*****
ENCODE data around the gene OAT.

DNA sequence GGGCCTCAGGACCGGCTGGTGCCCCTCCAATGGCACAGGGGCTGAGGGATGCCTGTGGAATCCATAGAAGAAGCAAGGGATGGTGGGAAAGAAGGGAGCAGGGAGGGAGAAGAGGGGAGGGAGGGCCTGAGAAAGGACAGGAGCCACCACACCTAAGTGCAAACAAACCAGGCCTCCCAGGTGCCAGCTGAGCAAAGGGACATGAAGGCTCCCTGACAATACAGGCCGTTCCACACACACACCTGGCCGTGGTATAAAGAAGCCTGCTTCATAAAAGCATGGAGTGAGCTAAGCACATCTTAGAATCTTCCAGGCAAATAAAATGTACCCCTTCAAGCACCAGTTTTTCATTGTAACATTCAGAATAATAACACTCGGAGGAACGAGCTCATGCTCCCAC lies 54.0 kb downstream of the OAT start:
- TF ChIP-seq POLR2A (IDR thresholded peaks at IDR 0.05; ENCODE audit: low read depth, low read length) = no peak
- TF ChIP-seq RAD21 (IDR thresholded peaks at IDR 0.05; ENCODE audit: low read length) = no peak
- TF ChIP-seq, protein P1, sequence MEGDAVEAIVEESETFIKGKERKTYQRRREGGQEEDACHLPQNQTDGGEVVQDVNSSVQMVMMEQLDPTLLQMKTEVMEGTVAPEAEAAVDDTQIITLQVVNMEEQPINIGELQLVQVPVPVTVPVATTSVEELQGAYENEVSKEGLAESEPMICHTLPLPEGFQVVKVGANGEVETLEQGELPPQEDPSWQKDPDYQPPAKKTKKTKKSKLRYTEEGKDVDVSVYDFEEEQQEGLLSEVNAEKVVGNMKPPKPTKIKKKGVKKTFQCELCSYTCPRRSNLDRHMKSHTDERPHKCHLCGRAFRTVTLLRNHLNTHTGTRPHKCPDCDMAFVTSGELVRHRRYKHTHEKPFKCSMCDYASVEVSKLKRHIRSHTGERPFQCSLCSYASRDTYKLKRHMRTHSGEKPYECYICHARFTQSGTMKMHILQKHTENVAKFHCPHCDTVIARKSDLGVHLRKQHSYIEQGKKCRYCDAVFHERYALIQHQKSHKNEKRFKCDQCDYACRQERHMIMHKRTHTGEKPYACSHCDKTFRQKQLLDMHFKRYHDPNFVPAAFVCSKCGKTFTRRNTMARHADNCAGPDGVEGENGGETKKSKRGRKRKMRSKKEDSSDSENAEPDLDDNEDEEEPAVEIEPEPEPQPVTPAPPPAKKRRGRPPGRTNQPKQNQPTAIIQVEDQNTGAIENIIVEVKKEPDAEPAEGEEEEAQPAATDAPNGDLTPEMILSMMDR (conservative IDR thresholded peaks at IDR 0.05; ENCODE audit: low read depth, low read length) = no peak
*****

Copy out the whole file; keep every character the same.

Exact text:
ENCODE data around the gene OAT.

DNA sequence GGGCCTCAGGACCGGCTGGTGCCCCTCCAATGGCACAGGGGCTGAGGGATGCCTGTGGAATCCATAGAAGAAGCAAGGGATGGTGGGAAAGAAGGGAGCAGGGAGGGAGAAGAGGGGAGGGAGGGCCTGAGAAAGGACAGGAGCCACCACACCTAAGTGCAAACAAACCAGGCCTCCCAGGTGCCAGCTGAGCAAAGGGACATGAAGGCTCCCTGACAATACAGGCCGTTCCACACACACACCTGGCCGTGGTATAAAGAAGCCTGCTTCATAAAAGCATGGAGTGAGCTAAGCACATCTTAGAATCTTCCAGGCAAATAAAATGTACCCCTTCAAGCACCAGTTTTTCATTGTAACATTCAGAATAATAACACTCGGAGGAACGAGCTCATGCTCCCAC lies 54.0 kb downstream of the OAT start:
- TF ChIP-seq POLR2A (IDR thresholded peaks at IDR 0.05; ENCODE audit: low read depth, low read length) = no peak
- TF ChIP-seq RAD21 (IDR thresholded peaks at IDR 0.05; ENCODE audit: low read length) = no peak
- TF ChIP-seq, protein P1, sequence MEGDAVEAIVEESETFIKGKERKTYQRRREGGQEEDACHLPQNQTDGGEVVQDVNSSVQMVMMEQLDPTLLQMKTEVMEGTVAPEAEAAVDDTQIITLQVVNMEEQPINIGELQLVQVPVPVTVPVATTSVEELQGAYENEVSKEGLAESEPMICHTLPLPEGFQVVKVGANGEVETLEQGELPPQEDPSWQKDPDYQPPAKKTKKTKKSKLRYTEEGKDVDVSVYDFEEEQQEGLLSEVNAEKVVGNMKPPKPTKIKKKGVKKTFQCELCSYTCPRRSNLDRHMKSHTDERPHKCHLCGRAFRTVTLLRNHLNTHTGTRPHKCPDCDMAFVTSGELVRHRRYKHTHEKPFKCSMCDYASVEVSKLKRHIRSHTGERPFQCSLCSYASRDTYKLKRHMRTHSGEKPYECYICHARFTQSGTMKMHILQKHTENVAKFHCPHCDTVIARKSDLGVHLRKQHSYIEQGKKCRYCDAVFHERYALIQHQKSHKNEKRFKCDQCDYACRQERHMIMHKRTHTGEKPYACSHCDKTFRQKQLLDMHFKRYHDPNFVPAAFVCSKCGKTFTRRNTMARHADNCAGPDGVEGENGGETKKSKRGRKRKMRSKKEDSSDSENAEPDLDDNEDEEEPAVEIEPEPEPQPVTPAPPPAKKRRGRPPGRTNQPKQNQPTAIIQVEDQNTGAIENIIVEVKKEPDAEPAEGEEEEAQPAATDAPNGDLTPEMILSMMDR (conservative IDR thresholded peaks at IDR 0.05; ENCODE audit: low read depth, low read length) = no peak